Copilot Review: Tragic results have never been doubted in this German drama focusing on United 93 hijacker partners

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Copilot Review

After Asli (Kanan Kir) from Turkey secretly marries her Lebanese boyfriend Saeed (Roger Hazard). Against her family’s wishes, her promise to live with him is shaken. As her religious fundamentalism overshadows their relationship.

This romantic drama begins in Germany in the late 1990s.

Over five years, it shows the relationship between Native Turkish-German medical students (Kanan Kir) and middle-class Lebanese immigrant Saeed (charismatic Roger Hazard). German writer and director Anne Zora Berached (24 weeks). Which is based her script on the life of the actual United 93 kidnapper, Ziad Jara. The five chapters of the film are based on the events of September 11.

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The couple instantly hit chemistry at a university party. Saeed asks Asley to reveal the most dangerous thing he has ever done, which initially shows his penchant for risk.

“No woman actually wants to marry a pilot – she never comes home”. Saeed’s mother said when she threatened to leave dental school to fly a plane. Over the years, Saeed became more and more mysterious and disappeared in Yemen for weeks. He stopped drinking and started teaching Islam to his friends.

The story is told from Asli’s point of view. With Berached’s handheld remote camera highlighting her point of view and the instability of the relationship. The director treated the film as an exercise in empathy, hoping to complicate and humanize the terrorist. However, this is marred by the obvious red flags they place in each section. Said’s trajectory becomes a predetermined conclusion.

Twenty years after the 2001 terrorist attacks in the US and the events of that fateful September day:

They still haunt the world. In his fictional story, however, Copilot takes a more intimate approach. That focuses on the five years of the life of one of the Lebanese terrorists. Here named Saeed (Roger Hazard), but still clearly based on United kidnapper Ziad Jarrah.

In particular, the script (co-written with directors Anne Zora Berached and Stephanie Misrahi) depicts events. That are based on the experiences of Saeed’s friend (later wife) Saeed Asli (based on Ziad’s partner, Aysel Sengan). Played with charm and poise by Kanan Kir.

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Asley loves Said so much and seduces by their strong relationship. That he rejects his mother’s aggressive racist objections to dating and then secretly marries him. As their relationship developed over the years (each labelled with their screen title card). It became clear that Said is developing a fundamental trend.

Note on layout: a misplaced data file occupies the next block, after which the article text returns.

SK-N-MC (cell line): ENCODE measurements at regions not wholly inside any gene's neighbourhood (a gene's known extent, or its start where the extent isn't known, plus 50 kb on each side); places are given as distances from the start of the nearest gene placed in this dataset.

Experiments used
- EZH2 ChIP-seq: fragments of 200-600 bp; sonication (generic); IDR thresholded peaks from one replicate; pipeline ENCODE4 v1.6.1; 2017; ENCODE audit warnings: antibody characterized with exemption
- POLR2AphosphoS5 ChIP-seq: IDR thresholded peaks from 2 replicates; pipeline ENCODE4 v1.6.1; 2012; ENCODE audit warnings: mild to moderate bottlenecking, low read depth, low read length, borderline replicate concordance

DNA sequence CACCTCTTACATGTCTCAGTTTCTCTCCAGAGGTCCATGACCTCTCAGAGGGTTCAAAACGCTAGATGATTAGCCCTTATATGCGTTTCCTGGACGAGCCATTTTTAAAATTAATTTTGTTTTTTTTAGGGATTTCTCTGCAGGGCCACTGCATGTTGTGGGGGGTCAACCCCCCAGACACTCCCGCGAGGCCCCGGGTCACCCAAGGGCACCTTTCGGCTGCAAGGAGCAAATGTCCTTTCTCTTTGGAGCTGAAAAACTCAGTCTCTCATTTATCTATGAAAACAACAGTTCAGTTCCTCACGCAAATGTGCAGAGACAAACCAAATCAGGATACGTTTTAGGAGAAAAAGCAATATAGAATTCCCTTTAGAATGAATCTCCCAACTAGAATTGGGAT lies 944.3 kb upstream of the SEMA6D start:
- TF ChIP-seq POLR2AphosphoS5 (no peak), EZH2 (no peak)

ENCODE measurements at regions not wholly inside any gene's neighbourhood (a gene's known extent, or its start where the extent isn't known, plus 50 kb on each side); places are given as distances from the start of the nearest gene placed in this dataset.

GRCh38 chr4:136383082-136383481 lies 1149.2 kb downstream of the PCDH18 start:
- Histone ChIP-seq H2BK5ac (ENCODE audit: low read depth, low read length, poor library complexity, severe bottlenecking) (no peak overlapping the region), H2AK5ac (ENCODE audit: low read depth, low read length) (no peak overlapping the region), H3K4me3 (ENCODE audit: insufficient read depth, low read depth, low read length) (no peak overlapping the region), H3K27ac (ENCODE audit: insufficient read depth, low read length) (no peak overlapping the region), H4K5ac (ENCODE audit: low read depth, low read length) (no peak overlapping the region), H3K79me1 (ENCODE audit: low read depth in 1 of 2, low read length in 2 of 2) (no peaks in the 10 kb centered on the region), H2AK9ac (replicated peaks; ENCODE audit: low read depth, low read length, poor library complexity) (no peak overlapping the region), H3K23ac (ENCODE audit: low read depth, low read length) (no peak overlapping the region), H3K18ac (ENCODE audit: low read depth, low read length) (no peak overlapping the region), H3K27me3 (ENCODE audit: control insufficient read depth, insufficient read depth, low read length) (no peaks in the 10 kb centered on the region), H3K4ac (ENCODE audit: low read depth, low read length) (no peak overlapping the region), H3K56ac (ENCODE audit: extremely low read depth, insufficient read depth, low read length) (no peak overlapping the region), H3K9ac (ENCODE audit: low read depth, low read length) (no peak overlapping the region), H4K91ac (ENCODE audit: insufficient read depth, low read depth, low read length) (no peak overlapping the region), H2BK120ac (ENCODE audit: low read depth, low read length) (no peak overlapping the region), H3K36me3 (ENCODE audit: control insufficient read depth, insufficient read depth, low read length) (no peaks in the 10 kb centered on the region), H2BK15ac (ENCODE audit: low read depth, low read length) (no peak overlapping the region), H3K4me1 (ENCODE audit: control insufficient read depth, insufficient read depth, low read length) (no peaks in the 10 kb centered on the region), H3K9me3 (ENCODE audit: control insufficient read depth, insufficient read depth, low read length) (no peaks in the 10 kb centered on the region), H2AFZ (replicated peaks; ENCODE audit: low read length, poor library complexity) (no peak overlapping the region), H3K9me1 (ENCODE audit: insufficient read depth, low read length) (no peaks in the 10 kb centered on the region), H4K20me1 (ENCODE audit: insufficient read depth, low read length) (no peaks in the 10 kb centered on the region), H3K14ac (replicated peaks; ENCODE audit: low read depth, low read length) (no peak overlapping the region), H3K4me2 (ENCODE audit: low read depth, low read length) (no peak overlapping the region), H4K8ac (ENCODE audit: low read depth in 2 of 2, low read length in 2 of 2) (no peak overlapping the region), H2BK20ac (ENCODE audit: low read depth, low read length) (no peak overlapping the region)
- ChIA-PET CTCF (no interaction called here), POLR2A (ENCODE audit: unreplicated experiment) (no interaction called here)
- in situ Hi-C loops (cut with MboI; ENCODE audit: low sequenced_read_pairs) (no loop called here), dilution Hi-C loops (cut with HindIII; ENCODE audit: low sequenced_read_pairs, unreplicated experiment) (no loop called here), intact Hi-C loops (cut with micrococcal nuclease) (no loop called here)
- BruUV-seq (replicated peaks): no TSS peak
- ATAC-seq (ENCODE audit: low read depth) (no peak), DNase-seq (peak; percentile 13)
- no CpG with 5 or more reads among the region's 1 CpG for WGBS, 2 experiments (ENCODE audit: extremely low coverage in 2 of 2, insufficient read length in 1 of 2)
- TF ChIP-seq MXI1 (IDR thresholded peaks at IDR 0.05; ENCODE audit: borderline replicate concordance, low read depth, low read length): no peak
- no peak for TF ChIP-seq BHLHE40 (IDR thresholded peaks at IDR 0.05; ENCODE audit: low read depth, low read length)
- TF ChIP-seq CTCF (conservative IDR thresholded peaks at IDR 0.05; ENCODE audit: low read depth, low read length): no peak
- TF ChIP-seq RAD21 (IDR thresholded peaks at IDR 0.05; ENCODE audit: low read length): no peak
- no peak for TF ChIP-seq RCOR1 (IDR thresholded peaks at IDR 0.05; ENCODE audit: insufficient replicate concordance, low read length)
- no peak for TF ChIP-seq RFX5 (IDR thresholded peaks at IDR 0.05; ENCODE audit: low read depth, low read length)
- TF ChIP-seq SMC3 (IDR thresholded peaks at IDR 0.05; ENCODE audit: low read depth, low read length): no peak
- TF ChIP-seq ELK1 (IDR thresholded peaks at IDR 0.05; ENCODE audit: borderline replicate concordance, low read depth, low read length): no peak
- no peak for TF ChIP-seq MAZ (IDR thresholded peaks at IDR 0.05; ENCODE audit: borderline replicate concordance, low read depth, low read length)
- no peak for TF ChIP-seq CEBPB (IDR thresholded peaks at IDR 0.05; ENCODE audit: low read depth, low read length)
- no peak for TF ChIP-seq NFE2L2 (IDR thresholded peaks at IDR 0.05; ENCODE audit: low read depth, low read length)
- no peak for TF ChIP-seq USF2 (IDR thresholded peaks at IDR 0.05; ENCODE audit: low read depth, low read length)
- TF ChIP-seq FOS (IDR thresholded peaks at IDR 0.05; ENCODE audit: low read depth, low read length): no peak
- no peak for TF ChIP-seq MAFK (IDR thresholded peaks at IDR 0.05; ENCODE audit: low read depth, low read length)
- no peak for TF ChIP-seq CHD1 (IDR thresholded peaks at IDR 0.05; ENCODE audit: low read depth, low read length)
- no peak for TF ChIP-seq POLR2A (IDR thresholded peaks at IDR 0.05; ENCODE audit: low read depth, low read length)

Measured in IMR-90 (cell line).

The film presents this not as a splendid religious insight. But as a slow trickle of obsessive ideas and minor behavioural changes. That Asley can – at least at first – ignore, can’t (and probably won’t) believe that the romantic and kind boy. Anyone in love might be capable of such cruelty. If he was an accomplice in his actions, it would only be out of naivety.

Cinematographer Christopher Aun depicts the dichotomous nature of Asley’s life.

The colourful euphoric culmination of a surreal emotional connection. He was neatly wraps up in a beautiful fantasy sequence early in their relationship. In which they walk hand in hand down the road and pretend as if piloting an aeroplane.

Then literally rose from the ground. And the dark shadows of his loneliness and confusion. As he begin’s to see that Saeed isn’t who he thought he was. As you can see with your own eyes. Copilot is not a study of the devastating effects of radicalism – mainly off-screen. Than a beautifully crafted sensitive study of the rampant and unstable effects of love.

Copilot is often a disturbing film. He uses cinematic conventions to confuse supposed Western audiences. And like some unsubscribed dialogue: Asli doesn’t speak Arabic. So they – and we – don’t know anything Said and his family knew when they visited, they say. (Asley and Saeed share German and English as common languages.) He uses guesswork romance fiction to distract us as Asley is distracted. From the realities of romance. From whatever is happening beyond their competence.

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Copilot is at least anti-romantic. Instead of getting lost in a love fantasy. This is a heavy and tragic blow to the harsh reality of women’s lives. Relationships with men can be fraught with danger, and vulnerability is sometimes fraught with great danger. He tore an inevitable bubble of film madness. Copilot is a tough and challenging film.

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